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Horticulture, Environment, and Biotechnology

, Volume 57, Issue 6, pp 573–579 | Cite as

Leaf photosynthetic rate, growth, and morphology of lettuce under different fractions of red, blue, and green light from light-emitting diodes (LEDs)

  • Woo Hyun Kang
  • Jong Seok Park
  • Kyung Sub Park
  • Jung Eek SonEmail author
Research Report Protected Horticulture

Abstract

Current LED-based artificial lights for crop cultivation consist of red and blue lights because these spectra effectively promote leaf photosynthesis. However, the absence of green light could be disadvantageous for crop production, as green light plays an important role in plant development. The objective of this study was to investigate whether adding green light to different proportions of red and blue light would affect the leaf photosynthetic rate, growth, and morphology of lettuce plants. Plants were transplanted and grown hydroponically for 25 days under different combinations of red, blue (0, 10, 20, and 30%), and green (0 and 10%) light at 150 ± 15 μmol•m-2•s-1 of photosynthetic photon flux density (PPFD). The leaf photosynthetic rate was highest under 80% red and 20% blue light and decreased significantly with the addition of green light and the absence of blue light. As the fraction of blue light increased, leaf size and plant growth decreased significantly. However, while the addition of green light considerably reduced the leaf photosynthetic rate, it did not reduce plant growth. In the absence of blue light, the plants showed symptoms of the shade avoidance response, which possibly enhanced their growth by improving their light interception. Therefore, the addition of 10% (15 μmol•m-2•s-1) green light did not have a positive effect on the growth of lettuce. Further study using higher intensities of green light is required to investigate the effects of green light on plant growth.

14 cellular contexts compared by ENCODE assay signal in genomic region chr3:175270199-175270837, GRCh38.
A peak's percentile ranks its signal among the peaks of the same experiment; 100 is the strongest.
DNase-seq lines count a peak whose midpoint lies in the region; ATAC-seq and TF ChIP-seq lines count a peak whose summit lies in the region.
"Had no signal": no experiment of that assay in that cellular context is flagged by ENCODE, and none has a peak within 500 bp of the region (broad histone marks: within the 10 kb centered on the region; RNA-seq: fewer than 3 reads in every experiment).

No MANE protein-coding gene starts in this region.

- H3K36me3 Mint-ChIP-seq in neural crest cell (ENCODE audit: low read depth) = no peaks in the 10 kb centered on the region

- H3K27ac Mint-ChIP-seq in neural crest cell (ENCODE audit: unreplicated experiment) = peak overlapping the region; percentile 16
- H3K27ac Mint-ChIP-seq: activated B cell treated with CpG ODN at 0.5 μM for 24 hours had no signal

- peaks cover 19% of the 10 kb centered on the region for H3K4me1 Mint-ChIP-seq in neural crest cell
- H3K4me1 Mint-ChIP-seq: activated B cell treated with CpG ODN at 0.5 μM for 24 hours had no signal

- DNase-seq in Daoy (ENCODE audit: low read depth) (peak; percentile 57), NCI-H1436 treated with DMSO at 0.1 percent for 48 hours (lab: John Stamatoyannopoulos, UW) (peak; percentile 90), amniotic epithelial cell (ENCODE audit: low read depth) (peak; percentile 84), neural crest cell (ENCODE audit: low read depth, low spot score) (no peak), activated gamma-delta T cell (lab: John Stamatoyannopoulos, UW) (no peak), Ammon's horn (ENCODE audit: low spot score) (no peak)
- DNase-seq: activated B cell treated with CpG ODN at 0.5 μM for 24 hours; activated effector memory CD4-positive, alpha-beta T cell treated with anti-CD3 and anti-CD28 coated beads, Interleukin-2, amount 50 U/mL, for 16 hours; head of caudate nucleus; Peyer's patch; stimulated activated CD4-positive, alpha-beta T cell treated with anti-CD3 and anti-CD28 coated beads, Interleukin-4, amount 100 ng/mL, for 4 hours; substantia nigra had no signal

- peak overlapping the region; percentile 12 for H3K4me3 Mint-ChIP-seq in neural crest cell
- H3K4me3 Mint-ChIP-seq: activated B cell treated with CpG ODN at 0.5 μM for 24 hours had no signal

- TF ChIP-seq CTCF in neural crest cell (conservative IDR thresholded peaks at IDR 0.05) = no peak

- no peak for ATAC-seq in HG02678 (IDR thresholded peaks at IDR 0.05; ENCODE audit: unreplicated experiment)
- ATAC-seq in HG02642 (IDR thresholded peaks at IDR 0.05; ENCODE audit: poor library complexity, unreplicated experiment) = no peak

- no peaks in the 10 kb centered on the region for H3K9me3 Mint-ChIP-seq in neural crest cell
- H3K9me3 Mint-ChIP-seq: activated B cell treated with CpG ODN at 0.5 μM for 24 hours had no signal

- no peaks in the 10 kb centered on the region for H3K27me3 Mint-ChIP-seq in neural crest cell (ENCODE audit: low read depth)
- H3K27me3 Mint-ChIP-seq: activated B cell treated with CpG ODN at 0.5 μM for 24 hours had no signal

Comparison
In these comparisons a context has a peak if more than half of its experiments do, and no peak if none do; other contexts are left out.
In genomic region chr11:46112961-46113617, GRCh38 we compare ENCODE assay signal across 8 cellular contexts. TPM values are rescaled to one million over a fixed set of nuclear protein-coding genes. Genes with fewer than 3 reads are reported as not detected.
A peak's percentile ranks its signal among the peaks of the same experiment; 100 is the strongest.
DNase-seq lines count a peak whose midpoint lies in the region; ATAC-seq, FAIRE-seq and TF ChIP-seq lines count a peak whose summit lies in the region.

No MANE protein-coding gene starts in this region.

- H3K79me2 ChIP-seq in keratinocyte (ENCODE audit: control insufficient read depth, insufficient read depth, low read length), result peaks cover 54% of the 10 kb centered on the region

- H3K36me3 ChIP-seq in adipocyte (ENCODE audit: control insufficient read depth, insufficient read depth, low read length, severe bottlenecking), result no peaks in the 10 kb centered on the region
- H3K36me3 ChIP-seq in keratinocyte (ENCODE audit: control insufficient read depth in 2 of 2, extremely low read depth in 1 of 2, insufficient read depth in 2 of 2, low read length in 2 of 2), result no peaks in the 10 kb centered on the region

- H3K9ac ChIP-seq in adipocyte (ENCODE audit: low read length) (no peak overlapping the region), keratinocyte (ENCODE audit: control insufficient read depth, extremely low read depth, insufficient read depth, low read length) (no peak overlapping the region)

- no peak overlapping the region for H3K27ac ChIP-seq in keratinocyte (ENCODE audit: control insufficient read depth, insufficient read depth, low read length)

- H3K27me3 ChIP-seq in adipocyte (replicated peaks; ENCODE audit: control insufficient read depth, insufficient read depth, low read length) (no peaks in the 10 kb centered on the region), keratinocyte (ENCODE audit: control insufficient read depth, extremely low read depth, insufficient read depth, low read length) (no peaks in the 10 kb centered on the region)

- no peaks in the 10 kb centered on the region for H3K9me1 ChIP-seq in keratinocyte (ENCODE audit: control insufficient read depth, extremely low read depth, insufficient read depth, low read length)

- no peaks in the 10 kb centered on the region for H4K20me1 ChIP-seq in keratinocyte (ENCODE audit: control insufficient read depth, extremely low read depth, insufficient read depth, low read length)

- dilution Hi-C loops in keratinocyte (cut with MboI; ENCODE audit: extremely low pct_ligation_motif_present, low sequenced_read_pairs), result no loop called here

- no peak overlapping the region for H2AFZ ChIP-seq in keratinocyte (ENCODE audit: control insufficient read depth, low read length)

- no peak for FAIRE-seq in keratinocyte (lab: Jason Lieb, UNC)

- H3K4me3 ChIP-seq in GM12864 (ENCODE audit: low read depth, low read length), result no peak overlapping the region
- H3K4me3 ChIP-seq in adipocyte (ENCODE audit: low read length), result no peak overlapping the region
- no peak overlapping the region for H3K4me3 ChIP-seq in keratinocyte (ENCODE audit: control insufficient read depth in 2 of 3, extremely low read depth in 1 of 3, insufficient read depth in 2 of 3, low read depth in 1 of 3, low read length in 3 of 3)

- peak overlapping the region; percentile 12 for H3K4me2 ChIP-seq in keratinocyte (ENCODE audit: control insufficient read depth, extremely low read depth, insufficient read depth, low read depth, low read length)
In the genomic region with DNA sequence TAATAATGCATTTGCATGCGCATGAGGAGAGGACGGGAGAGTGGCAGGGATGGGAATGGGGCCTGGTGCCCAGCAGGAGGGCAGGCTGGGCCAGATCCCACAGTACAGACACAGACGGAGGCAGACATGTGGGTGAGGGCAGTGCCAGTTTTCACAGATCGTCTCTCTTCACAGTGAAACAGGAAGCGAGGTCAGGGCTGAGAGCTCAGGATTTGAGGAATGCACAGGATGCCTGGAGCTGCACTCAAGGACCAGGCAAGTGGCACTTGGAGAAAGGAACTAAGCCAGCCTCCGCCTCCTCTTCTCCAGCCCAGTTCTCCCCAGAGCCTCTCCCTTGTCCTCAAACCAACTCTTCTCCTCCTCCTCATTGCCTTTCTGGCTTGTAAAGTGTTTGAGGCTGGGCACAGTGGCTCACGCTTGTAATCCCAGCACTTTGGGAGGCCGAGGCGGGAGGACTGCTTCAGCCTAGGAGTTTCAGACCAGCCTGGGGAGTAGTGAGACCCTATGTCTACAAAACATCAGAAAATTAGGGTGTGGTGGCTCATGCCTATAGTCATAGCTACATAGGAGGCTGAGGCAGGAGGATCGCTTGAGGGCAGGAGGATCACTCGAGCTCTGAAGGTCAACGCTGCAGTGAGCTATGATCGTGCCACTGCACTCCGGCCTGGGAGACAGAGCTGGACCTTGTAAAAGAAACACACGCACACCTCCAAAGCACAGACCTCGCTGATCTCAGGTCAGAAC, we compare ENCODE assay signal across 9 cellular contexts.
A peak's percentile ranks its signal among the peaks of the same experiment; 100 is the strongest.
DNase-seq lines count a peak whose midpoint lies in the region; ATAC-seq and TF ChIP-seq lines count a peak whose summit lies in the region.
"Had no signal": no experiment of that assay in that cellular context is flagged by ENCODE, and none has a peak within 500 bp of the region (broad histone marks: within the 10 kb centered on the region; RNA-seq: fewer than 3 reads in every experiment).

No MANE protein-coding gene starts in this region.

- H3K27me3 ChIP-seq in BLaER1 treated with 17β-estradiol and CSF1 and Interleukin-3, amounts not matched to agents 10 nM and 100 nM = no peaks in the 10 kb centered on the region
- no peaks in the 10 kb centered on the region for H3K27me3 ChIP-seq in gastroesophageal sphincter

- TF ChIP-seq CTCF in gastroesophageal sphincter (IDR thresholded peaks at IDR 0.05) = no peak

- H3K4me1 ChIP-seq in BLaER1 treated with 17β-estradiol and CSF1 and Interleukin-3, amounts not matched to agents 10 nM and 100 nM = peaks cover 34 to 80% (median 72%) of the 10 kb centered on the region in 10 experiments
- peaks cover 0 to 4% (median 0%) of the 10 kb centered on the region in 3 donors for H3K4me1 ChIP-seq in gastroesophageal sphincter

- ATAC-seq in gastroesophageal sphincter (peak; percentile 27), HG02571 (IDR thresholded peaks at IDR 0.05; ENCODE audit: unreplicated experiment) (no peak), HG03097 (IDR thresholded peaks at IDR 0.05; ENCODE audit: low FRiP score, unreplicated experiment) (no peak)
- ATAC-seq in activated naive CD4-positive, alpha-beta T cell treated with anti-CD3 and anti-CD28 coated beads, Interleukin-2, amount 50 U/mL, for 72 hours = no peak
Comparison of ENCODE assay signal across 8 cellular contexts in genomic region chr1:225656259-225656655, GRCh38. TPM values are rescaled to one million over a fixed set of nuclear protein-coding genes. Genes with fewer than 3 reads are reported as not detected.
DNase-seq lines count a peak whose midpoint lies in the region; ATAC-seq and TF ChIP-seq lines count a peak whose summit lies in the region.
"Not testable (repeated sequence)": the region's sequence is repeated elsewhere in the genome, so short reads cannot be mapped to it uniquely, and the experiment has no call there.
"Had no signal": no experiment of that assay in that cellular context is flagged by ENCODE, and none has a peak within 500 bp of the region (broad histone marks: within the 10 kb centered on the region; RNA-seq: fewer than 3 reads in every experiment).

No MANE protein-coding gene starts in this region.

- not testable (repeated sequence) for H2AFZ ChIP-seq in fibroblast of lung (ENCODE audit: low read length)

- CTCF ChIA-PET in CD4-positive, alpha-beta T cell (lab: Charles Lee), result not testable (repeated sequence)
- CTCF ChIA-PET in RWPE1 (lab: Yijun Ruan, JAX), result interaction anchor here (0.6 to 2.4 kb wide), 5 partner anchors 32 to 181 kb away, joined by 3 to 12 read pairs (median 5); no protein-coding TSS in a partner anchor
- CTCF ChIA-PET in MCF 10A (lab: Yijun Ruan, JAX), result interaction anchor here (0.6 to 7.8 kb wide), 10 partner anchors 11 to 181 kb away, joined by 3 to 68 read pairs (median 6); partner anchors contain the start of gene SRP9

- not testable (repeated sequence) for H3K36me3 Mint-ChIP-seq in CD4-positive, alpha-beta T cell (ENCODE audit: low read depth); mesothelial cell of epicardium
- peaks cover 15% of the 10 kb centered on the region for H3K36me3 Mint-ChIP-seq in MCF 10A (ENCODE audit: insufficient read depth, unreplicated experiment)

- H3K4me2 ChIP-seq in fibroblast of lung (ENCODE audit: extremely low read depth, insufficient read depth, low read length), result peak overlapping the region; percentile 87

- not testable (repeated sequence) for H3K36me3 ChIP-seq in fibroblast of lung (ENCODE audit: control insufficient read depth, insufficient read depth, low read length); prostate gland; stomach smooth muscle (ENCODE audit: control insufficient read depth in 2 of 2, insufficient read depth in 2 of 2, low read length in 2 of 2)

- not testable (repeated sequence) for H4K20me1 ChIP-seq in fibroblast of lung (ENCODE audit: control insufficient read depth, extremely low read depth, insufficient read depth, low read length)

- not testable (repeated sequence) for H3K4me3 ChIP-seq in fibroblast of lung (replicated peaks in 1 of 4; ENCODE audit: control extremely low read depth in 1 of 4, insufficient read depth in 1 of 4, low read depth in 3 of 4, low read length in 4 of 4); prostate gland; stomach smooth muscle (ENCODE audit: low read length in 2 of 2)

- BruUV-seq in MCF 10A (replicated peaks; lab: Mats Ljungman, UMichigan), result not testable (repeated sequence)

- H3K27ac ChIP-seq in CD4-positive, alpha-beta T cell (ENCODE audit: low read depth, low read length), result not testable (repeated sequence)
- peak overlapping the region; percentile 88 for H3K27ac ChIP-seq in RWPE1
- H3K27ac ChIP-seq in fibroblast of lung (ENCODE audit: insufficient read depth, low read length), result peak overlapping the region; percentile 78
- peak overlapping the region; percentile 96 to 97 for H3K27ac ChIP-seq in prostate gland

Additional key words

indoor cultivation light interception photomorphogenesis plant factory 

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Copyright information

© Korean Society for Horticultural Science and Springer-Verlag GmbH 2016

Authors and Affiliations

  • Woo Hyun Kang
    • 1
  • Jong Seok Park
    • 2
  • Kyung Sub Park
    • 3
  • Jung Eek Son
    • 1
    Email author
  1. 1.Department of Plant Science and Research Institute of Agriculture and Life SciencesSeoul National UniversitySeoulKorea
  2. 2.Department of Horticultural ScienceChungnam National UniversityDaejeonKorea
  3. 3.Protected Horticulture Research InstituteNational Institute of Horticultural and Herbal ScienceGyeonsangnam-doKorea

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